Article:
"Yes," Julie said, hastily pulling a blank tablet in front of her and picking up a pen. "I have some … some special reports to write. Sometimes it's easier to think here than it is at home."
"You ain't doin' much writing, gazin' off into space like you've been," he said. "I thought mebbee you was waiting for a phone call or somethin'."
"No, not at all—"
The phone rang shrilly at her elbow, and she grabbed for it, jabbing the button that lit up. "Hello?"
"Hi, sis," Carl said. "I kept calling you at home and decided to take a shot you were still at school when I couldn't reach you anywhere else. Have you had dinner yet?"
Julie raked her hand through her hair, trying to remember if Zack would get a busy signal or if the lines transferred automatically. "I have a lot of work to finish," she said, tossing a harassed look at Henry, who'd decided to shuffle into the office and empty trash cans instead of finishing sweeping the halls. "I'm trying to write some reports, and I'm not making much progress."
"Is everything okay?" he persisted. "I saw Katherine in town a few minutes ago, and she said you've wanted to stay home alone every night this week."
"Everything is great! Terrific! I'm throwing myself into my work just like you advised me to, remember?"
"No, I don't."
"Oh, well it must have been someone else then. I thought it was you. I have to hang up now. Thanks for calling. Love you," she said and hung up the phone. "Henry," she burst out in distraction, "can't you leave cleaning the office for last? I can't think straight if you're going to bang trash cans around," she added somewhat unfairly, describing the minor noise he was making.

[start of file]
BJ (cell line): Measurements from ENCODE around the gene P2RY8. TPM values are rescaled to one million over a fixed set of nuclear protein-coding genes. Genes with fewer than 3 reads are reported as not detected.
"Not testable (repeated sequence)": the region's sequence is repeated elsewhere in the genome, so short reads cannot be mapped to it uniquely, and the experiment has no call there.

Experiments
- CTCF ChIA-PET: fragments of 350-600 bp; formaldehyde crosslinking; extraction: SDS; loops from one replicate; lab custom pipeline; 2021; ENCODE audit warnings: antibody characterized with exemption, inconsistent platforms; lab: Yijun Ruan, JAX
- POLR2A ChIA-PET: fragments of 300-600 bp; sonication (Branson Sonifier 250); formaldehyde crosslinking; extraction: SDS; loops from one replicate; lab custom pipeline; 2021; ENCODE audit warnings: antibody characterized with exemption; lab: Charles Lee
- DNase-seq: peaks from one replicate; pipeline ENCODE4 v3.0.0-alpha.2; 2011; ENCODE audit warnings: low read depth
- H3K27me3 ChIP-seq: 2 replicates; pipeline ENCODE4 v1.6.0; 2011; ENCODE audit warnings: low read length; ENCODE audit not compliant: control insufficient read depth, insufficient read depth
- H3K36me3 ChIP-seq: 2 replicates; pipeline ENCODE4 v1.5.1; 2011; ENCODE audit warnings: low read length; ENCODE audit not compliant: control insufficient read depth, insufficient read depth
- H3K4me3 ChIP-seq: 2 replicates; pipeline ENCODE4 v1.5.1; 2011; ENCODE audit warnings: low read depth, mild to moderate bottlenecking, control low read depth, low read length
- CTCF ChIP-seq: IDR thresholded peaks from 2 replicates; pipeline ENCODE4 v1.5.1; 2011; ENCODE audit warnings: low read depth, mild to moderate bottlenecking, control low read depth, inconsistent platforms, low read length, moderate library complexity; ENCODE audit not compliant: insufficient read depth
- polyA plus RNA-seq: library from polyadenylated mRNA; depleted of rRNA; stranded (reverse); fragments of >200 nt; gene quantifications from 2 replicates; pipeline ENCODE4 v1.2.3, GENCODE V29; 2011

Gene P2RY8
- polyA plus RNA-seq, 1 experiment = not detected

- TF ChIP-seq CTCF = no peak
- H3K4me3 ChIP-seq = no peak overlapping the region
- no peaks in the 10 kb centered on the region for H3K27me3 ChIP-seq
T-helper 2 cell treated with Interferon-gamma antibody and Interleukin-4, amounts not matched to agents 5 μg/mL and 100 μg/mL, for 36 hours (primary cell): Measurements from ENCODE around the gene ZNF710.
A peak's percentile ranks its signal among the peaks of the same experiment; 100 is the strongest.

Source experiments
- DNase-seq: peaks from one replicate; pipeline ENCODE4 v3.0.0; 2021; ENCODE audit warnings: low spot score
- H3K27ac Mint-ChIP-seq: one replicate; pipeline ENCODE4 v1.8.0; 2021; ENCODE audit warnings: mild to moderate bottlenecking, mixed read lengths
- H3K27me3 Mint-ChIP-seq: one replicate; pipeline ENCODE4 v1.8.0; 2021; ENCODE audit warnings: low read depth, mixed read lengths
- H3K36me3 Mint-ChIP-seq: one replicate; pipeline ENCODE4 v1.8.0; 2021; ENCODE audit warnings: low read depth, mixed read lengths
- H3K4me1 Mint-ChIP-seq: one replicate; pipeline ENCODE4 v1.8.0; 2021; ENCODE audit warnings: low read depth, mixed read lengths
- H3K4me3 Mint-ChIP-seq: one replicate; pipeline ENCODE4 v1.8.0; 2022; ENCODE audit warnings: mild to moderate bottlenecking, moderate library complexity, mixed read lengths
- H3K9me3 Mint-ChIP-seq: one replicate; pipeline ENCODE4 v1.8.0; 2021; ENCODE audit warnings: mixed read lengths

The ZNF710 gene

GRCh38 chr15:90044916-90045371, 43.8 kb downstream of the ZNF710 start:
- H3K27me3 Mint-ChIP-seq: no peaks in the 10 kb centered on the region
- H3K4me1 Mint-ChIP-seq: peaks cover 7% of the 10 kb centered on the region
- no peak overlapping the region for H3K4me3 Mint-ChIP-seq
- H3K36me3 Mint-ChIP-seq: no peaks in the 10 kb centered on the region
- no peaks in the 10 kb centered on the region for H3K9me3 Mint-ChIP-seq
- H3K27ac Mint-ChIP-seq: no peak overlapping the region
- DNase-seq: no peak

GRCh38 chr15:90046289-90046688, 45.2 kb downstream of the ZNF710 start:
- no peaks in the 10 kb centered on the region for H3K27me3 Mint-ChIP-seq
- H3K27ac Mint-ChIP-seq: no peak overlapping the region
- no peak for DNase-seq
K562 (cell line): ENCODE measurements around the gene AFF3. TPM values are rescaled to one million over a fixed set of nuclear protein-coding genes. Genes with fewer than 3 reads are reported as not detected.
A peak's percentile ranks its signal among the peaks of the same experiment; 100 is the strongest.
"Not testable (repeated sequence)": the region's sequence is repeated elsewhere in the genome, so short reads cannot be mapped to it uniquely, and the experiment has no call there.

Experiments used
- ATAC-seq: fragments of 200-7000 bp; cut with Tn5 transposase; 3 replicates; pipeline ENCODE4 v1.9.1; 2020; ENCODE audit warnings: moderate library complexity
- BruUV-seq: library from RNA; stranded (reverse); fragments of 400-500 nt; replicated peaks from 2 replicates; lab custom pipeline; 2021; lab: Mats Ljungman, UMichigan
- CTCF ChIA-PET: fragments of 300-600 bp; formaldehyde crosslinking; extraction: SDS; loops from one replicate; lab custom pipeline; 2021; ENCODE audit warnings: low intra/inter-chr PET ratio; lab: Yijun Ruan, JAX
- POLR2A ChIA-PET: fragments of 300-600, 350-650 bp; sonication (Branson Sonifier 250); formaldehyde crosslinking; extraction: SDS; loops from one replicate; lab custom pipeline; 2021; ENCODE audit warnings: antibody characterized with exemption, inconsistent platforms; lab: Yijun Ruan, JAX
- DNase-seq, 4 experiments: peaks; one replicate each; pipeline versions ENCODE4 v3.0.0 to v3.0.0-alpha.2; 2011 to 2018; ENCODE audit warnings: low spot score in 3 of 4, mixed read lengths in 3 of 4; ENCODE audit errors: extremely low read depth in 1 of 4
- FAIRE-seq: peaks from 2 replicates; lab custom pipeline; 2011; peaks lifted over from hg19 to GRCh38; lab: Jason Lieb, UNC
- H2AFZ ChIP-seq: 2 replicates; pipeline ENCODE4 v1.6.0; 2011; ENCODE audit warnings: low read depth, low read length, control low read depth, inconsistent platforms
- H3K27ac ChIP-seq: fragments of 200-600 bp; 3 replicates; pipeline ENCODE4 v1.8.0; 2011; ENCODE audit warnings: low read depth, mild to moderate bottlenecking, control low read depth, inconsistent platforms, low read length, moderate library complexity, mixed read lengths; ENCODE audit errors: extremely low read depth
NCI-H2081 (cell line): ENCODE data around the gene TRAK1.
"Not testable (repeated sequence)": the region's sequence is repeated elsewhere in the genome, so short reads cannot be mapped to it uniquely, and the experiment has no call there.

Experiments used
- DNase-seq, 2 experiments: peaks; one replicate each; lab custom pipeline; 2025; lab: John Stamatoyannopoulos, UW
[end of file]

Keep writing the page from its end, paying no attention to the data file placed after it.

His face fell. "I'm sorry, Miss Julie. I'll just finish sweeping the hall then. Is that okay?"
"Yes it is. I'm sorry, Henry. I'm a little … tired," she finished with an overbright smile that looked anything but sleepy. She watched him shuffle off down the hall and saw the lights at the far end of it come on. She had to stay calm, she warned herself fiercely, and not do or say things that were unusual for her and that might evoke suspicion.
At exactly seven o'clock the phone rang again, and she snatched it out of the cradle and answered it.
Zack's voice sounded even deeper on the telephone, but it was cold, curt, and clipped: "Are you alone, Julie?"
"Is there anything in this world I can say to dissuade you from your insane idea of joining me?"
It wasn't what she wanted to hear, it wasn't the way she wanted him to talk to her, but she concentrated on the words he'd written in his letter, refusing to let him trick or intimidate her with his voice. "Yes, there is," she replied softly. "You can tell me that the things you wrote in your letter were lies."
"Fine," he said. "They were all lies."
Julie squeezed the phone in her hand and closed her eyes. "Now, tell me that you don't love me, darling."
She heard him draw a ragged breath, and his voice dropped to a tortured plea. "Don't make me say that. Please."
"I love you so much," Julie whispered fiercely.